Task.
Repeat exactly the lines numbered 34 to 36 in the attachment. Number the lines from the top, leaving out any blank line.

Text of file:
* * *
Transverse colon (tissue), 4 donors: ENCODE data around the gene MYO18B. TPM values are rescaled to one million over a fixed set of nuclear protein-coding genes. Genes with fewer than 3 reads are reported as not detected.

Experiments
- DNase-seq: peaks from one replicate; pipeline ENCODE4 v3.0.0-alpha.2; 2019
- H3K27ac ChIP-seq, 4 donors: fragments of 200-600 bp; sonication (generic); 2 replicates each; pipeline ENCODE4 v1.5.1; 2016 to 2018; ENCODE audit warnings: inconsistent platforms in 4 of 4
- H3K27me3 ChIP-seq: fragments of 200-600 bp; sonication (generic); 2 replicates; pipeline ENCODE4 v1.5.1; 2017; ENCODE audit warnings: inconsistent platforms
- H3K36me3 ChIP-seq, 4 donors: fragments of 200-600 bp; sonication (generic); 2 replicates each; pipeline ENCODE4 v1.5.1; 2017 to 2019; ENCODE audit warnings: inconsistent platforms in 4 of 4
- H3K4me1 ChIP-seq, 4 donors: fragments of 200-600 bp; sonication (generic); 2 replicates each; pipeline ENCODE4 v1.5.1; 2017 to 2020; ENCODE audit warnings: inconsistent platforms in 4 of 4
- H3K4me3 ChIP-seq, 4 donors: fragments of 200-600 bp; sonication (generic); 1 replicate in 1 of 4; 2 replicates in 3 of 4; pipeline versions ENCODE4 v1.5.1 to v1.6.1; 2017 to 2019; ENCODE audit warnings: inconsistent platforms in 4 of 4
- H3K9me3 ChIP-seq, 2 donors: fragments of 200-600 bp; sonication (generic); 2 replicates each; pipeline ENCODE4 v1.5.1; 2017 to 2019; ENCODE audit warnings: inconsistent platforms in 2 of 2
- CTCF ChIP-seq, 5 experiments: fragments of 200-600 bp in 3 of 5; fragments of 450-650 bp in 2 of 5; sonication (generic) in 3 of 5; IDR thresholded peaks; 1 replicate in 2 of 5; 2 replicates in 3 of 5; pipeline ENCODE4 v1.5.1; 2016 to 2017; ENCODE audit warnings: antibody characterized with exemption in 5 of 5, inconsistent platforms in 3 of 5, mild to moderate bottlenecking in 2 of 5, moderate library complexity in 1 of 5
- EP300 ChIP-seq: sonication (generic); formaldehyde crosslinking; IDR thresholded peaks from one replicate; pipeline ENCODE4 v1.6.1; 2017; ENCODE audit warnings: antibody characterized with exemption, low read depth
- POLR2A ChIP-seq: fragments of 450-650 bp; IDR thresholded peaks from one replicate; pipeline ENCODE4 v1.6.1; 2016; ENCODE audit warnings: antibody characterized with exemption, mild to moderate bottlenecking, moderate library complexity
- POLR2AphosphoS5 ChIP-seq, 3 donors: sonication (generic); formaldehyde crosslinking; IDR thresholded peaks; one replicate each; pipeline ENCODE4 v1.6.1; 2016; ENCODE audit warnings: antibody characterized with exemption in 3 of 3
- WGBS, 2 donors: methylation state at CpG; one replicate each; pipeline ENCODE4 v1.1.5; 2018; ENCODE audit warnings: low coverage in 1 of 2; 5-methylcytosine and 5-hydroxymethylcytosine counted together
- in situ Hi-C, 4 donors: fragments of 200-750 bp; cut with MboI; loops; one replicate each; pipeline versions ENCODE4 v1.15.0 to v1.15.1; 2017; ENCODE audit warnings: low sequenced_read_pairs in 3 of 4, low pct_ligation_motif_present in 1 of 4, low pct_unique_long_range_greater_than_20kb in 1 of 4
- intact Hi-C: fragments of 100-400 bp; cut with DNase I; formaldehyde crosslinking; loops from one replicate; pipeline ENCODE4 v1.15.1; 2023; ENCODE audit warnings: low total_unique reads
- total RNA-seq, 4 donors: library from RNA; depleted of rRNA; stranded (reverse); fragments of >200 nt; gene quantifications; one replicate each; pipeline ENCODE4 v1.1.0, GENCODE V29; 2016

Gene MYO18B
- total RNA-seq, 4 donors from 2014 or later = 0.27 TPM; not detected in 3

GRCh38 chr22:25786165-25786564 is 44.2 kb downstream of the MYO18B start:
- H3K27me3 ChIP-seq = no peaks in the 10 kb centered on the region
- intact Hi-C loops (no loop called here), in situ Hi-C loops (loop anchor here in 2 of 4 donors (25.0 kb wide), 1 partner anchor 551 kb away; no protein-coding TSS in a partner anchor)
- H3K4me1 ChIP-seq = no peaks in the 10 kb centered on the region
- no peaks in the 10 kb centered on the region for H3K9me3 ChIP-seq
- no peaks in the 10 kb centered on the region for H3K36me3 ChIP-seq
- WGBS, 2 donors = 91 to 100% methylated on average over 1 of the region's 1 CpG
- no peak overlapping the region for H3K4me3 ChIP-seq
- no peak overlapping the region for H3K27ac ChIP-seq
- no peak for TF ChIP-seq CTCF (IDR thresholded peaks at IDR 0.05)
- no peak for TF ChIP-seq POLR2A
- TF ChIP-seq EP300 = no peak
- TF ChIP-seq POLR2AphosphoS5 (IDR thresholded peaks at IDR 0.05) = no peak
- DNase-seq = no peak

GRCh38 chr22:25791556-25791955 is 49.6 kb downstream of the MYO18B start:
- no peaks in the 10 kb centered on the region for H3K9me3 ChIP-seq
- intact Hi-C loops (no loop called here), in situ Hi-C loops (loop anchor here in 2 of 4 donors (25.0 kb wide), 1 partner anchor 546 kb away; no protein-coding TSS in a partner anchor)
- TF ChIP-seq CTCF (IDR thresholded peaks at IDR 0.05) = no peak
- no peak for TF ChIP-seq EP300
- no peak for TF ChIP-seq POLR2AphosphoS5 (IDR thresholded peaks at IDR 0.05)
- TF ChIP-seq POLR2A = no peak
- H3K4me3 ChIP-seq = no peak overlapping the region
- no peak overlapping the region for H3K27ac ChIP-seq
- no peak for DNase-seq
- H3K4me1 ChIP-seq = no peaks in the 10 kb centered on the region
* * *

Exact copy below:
GRCh38 chr22:25791556-25791955 is 49.6 kb downstream of the MYO18B start:
- no peaks in the 10 kb centered on the region for H3K9me3 ChIP-seq
- intact Hi-C loops (no loop called here), in situ Hi-C loops (loop anchor here in 2 of 4 donors (25.0 kb wide), 1 partner anchor 546 kb away; no protein-coding TSS in a partner anchor)